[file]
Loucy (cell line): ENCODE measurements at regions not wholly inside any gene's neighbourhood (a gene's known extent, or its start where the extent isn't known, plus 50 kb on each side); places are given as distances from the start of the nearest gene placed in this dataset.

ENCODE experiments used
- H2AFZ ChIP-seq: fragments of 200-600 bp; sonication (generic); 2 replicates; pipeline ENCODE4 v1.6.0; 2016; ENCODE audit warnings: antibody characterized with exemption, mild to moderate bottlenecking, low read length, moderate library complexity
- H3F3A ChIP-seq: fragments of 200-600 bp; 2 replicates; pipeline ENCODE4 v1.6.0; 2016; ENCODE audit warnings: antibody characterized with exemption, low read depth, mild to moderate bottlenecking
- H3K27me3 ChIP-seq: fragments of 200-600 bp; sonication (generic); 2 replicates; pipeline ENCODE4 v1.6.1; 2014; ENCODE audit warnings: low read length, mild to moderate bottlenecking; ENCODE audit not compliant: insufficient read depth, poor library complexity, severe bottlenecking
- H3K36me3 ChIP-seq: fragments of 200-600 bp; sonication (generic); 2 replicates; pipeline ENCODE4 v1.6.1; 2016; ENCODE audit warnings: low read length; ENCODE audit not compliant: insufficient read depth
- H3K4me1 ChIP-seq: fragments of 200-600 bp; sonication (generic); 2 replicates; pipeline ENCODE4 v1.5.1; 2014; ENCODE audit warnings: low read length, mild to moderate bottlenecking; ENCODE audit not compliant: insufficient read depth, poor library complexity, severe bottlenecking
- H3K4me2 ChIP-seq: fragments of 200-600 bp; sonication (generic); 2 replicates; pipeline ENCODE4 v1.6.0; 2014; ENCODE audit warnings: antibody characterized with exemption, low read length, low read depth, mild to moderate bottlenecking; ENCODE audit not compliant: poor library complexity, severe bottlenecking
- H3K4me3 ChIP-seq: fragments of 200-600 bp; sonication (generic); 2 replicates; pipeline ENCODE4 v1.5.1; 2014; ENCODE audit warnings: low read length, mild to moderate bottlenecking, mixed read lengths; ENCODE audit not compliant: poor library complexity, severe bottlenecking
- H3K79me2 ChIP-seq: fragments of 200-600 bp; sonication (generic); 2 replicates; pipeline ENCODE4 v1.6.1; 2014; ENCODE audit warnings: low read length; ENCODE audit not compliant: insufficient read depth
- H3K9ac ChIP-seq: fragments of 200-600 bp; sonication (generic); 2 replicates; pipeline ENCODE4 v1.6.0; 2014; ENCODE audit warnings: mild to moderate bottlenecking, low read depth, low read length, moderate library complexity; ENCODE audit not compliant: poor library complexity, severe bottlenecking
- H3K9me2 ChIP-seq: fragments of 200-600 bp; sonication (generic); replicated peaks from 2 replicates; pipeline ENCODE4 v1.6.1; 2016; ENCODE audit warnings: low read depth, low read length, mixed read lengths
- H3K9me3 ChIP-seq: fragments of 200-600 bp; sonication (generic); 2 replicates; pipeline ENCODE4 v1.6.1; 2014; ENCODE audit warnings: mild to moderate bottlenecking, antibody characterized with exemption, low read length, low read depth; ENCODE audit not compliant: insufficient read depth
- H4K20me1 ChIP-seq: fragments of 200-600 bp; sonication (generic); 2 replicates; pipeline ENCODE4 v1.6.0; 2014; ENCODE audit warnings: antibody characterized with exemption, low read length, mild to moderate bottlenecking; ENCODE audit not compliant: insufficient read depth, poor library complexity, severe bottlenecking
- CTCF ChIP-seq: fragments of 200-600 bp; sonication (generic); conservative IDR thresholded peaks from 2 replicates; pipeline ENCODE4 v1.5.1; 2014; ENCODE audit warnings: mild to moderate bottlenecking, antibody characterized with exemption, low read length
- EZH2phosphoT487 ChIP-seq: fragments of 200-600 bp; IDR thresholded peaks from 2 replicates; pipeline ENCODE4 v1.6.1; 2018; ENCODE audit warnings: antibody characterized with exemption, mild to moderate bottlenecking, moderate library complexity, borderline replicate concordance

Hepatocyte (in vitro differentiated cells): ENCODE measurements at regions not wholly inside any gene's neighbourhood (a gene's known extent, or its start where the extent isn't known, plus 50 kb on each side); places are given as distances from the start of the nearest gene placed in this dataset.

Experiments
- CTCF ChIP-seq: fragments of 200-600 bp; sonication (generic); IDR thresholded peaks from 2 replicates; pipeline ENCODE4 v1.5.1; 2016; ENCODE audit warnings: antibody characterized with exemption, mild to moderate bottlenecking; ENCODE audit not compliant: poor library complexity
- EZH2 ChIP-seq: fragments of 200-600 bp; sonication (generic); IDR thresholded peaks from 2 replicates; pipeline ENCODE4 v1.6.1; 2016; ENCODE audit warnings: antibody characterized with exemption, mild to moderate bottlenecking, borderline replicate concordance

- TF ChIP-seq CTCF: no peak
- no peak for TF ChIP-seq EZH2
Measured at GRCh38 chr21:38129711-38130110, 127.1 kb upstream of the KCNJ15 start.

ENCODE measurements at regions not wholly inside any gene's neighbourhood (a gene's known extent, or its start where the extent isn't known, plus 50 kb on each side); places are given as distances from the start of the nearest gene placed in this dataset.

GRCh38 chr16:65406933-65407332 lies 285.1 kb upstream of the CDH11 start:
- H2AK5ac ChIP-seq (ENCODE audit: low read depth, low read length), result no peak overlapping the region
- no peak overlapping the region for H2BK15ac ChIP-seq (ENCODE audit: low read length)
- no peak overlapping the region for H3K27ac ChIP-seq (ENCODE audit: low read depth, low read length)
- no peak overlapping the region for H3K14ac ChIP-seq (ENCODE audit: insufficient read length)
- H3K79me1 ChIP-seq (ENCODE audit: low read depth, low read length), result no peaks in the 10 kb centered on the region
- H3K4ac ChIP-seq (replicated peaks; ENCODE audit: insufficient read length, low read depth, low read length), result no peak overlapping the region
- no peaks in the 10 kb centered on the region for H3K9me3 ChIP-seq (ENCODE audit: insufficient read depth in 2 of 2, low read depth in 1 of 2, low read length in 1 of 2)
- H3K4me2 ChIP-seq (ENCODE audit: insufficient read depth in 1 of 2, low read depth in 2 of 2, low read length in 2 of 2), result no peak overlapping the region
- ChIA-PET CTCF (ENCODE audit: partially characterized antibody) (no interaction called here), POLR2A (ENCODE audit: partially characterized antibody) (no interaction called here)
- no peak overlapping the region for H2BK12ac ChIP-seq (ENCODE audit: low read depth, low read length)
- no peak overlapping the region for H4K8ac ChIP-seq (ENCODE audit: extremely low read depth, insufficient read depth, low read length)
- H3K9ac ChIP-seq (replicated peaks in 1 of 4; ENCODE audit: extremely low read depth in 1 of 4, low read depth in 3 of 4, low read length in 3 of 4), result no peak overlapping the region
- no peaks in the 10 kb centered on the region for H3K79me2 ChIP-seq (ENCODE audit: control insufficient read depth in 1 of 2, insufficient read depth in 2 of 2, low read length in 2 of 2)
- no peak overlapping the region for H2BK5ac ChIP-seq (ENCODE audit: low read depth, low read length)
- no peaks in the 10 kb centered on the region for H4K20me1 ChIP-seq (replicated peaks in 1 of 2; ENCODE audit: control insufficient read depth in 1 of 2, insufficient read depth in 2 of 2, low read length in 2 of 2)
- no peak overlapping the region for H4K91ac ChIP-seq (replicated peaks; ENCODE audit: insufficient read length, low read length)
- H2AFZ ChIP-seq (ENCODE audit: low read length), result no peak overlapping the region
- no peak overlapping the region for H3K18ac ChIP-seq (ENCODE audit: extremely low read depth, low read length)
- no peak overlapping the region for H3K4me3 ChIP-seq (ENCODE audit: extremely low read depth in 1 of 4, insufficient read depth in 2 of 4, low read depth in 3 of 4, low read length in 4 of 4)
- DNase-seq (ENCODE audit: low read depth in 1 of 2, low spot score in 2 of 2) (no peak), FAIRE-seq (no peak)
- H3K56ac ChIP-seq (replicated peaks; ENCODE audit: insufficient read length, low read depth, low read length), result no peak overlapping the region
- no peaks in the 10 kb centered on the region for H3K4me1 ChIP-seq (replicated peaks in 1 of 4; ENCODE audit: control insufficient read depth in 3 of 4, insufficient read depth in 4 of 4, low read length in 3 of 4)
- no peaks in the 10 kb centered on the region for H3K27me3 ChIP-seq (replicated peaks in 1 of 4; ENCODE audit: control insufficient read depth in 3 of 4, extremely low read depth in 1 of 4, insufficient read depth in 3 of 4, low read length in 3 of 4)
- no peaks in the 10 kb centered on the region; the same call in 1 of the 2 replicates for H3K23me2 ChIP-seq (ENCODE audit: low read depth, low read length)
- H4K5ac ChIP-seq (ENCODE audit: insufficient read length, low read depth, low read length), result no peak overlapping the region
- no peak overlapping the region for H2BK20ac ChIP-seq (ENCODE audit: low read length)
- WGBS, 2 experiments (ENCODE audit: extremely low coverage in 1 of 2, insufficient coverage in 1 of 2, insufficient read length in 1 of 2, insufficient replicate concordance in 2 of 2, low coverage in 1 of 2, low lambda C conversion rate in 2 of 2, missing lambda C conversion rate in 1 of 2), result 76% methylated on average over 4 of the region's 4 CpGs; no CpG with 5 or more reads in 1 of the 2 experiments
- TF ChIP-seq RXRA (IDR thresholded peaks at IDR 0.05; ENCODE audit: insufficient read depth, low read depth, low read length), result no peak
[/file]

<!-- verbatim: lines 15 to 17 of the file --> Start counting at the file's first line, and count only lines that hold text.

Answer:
- CTCF ChIP-seq: fragments of 200-600 bp; sonication (generic); conservative IDR thresholded peaks from 2 replicates; pipeline ENCODE4 v1.5.1; 2014; ENCODE audit warnings: mild to moderate bottlenecking, antibody characterized with exemption, low read length
- EZH2phosphoT487 ChIP-seq: fragments of 200-600 bp; IDR thresholded peaks from 2 replicates; pipeline ENCODE4 v1.6.1; 2018; ENCODE audit warnings: antibody characterized with exemption, mild to moderate bottlenecking, moderate library complexity, borderline replicate concordance

Hepatocyte (in vitro differentiated cells): ENCODE measurements at regions not wholly inside any gene's neighbourhood (a gene's known extent, or its start where the extent isn't known, plus 50 kb on each side); places are given as distances from the start of the nearest gene placed in this dataset.